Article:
Original Link: http://money.cnn.com/2008/08/21/news/economy/buffett_town_hall.ap/index.htm
The catastrophe looming in the documentary "I.O.U.S.A." isn't romantic like the doomed young love in "Titanic," but billionaires Warren Buffett and Pete Peterson warn it could break many more hearts.
The disaster they warn of could be bigger than any we've ever seen - bigger than an iceberg, bigger even than the current mortgage crisis.
If the U.S. doesn't do something, and fast, to tame the federal government's debts - now more than $50 trillion - the two Nebraska natives warn we will saddle coming generations with economic problems that will make this year's financial turbulence look like a trip to the debt counselor's office.
Premiering Thursday at 358 theaters nationwide, "I.O.U.S.A." is part of Peterson's campaign to give the ballooning debt a central role in the presidential campaign.
A live panel discussion after the first showings - tape delayed for moviegoers in the West - will include Buffett, Peterson and other experts. Despite ticket prices much higher than for a feature, at $11.50 to $20, Thursday's showings had sold out at some theaters by Wednesday, organizers said.
The two prominent investors don't share a political philosophy: Peterson endorses Republican John McCain for president while Buffett favors Democrat Barack Obama. But they say the nation's budget and trade deficits aren't really partisan issues.
"Our situation is a lot worse than advertised, and we need to start making some tough choices if we want our future to be better than our past," former U.S. Comptroller David Walker, one of the movie's stars, said Wednesday.
Peterson - who co-founded the Blackstone Group LP (BX) private equity firm and served as commerce secretary under President Nixon - is financing the movie and the discussion in Omaha to advance the goals of his foundation, created in February, which Walker runs.
Peterson pledged $1 billion to help raise the alarm about the nation's budget deficit, the projected shortfalls in Medicare and Social Security funding, the trade deficit and the meager savings rate for most Americans.
Peterson and Walker both talk about the substantial debt burden that could be left for future generations if changes aren't made.
"We're mortgaging the future of people who can't vote and might not even be born yet," Walker said.
The "I.O.U.S.A." filmmakers followed Walker as he toured the country speaking to college groups, newspaper editorial boards and community groups about the nation's financial problems.
Most of the talks in the movie took place while Walker still ran the Government Accountability Office, an investigative arm of Congress that audits and evaluates the performance of the federal government.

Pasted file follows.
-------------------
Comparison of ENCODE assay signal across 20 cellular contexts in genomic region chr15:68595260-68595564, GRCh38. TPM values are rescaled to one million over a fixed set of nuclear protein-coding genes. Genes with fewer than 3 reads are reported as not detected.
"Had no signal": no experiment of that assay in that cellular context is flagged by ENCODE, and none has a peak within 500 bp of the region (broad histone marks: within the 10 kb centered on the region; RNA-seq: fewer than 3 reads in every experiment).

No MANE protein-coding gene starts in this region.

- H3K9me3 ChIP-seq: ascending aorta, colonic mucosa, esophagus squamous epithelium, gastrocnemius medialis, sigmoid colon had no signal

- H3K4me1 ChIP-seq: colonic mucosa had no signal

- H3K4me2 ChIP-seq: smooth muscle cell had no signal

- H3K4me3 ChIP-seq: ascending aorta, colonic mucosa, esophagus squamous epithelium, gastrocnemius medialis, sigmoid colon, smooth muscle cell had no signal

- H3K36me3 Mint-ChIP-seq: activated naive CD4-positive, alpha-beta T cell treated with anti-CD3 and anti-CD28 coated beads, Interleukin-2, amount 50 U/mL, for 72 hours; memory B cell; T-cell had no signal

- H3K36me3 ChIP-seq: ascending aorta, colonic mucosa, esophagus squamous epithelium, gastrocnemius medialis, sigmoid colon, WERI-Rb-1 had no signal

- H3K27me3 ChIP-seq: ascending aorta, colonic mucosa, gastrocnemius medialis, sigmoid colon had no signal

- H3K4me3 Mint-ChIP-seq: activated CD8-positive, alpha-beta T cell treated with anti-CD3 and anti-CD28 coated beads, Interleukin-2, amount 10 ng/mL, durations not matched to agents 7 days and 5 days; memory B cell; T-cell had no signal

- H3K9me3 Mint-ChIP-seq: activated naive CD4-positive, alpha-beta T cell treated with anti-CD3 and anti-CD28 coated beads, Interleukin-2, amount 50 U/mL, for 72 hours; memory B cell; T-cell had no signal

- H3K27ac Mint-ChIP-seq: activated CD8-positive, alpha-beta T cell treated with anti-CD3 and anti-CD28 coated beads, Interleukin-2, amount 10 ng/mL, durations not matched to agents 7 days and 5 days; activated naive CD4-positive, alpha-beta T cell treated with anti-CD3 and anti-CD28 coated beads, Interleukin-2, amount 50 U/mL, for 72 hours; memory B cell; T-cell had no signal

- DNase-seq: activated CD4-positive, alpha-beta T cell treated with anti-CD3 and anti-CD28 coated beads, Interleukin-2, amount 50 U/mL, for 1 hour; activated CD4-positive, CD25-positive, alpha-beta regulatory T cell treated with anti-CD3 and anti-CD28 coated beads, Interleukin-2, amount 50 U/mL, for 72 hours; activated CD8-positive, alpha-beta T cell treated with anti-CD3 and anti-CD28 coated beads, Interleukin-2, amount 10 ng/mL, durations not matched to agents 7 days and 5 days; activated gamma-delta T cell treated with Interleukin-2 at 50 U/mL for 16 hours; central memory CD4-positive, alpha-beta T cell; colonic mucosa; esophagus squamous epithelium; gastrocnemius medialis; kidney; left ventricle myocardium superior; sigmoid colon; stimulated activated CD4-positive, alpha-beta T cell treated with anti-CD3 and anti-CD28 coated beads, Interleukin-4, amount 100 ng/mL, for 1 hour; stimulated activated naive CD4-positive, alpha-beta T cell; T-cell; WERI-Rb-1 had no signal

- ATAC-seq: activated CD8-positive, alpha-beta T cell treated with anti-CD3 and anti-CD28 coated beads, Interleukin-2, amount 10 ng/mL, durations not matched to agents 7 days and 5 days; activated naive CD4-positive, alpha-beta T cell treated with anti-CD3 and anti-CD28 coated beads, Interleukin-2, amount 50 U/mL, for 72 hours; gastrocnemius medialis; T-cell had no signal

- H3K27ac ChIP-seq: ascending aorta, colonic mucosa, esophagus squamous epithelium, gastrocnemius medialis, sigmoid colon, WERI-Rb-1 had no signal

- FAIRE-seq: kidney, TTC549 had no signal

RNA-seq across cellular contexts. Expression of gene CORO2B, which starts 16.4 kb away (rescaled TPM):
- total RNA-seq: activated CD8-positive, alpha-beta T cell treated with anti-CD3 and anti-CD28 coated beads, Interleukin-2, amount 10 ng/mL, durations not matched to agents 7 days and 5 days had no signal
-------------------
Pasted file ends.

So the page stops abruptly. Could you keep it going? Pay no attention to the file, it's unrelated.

Walker and the movie cite GAO figures that show the U.S. government owed roughly $53 trillion more than it had at the end of the 2007 fiscal year, which is the most recent figure available.
About $11 trillion of that covers the publicly traded government debt, the amount the federal government owes to employee pensions and the cost of environmental cleanup of federal land. The rest of the $53 trillion figure accounts for projected shortfalls in Medicare and Social Security.
The cost of covering those obligations is expected to spiral as more and more baby boomers become eligible for the two programs.
The film also features interviews with prominent businessmen and officials from both major political parties, such as former Federal Reserve chairman Alan Greenspan and Paul Volcker and former U.S. Treasury secretaries Paul O'Neill and Robert Rubin.
Buffett did not respond to a request for an interview for this story, but he has said the United States is essentially selling off chunks of the country to foreign investors to finance the nation's overconsumption.
"We've got a super-subprime crisis brewing - namely, the federal government's finances," Walker said. "The factors that caused the mortgage-based subprime (crisis) to explode exist for the government's finances. The difference is it's 25 times - at least - bigger."
Buffett also has warned for years that the nation's trade deficit - the difference between how much the country imports and exports - was going to devalue the dollar and create other problems.
"Our trade equation guarantees massive foreign investment in the U.S. When we force-feed $2 billion daily to the rest of the world, they must invest in something here," Buffett said in his annual letter to shareholders earlier this year.
Thursday's panel discussion will also feature Bill Novelli, AARP's chief executive, and William Niskanen, chairman of the libertarian-leaning CATO Institute.
With showings in 358 theaters, the movie's premiere likely will be bigger than its planned 12-city theatrical run, which begins Friday.
The main reason the movie is being distributed in theaters is that its makers think it could contend for an Academy Award, Walker said. More people will likely see the movie after it leaves theaters because the foundation hopes to air it on television early next year, he said.
Clips from the movie and panel discussion will be available online.